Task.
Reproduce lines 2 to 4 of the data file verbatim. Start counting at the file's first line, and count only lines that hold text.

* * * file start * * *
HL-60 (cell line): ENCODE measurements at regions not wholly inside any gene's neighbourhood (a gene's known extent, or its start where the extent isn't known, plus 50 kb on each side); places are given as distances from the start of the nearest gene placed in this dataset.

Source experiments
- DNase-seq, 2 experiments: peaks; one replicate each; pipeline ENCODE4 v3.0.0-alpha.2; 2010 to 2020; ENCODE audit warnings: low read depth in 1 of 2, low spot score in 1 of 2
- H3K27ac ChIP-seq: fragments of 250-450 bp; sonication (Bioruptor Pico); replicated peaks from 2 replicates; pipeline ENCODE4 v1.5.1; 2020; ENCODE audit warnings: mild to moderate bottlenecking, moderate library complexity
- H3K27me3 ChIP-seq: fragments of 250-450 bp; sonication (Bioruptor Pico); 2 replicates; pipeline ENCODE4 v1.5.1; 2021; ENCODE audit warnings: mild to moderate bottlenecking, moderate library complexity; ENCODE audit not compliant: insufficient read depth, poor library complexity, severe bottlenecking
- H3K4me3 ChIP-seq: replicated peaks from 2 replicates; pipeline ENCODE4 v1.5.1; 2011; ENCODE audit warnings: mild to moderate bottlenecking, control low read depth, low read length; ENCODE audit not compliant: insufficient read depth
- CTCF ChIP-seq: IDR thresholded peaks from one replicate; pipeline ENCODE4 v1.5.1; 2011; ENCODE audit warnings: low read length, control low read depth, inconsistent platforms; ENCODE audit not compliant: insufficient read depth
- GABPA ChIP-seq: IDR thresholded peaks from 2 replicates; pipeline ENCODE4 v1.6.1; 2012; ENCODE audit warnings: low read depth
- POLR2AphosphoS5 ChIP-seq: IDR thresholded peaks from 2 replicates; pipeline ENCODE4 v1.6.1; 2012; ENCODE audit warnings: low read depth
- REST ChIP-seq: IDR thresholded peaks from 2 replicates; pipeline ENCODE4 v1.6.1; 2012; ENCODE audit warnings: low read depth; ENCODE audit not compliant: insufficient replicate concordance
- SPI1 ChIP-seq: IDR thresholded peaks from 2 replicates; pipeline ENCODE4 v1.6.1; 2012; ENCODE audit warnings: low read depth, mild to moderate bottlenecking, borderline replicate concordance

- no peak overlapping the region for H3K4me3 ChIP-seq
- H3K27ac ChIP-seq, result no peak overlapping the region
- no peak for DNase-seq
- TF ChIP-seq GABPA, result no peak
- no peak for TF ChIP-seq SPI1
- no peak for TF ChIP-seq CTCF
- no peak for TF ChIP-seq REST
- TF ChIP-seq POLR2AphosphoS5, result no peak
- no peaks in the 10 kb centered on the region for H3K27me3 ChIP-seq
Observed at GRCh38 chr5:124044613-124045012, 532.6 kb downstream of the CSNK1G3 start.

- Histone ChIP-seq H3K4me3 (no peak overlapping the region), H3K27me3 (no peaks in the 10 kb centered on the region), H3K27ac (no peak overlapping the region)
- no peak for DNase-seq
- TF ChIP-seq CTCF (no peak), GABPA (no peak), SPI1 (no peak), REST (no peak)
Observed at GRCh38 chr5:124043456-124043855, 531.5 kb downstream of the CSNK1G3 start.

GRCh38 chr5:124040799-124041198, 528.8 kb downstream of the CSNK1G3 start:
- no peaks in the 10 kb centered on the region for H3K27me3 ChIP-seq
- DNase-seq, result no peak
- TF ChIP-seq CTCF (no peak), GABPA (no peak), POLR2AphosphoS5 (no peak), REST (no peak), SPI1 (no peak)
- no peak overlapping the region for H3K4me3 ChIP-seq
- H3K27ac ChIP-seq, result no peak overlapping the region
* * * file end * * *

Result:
Source experiments
- DNase-seq, 2 experiments: peaks; one replicate each; pipeline ENCODE4 v3.0.0-alpha.2; 2010 to 2020; ENCODE audit warnings: low read depth in 1 of 2, low spot score in 1 of 2
- H3K27ac ChIP-seq: fragments of 250-450 bp; sonication (Bioruptor Pico); replicated peaks from 2 replicates; pipeline ENCODE4 v1.5.1; 2020; ENCODE audit warnings: mild to moderate bottlenecking, moderate library complexity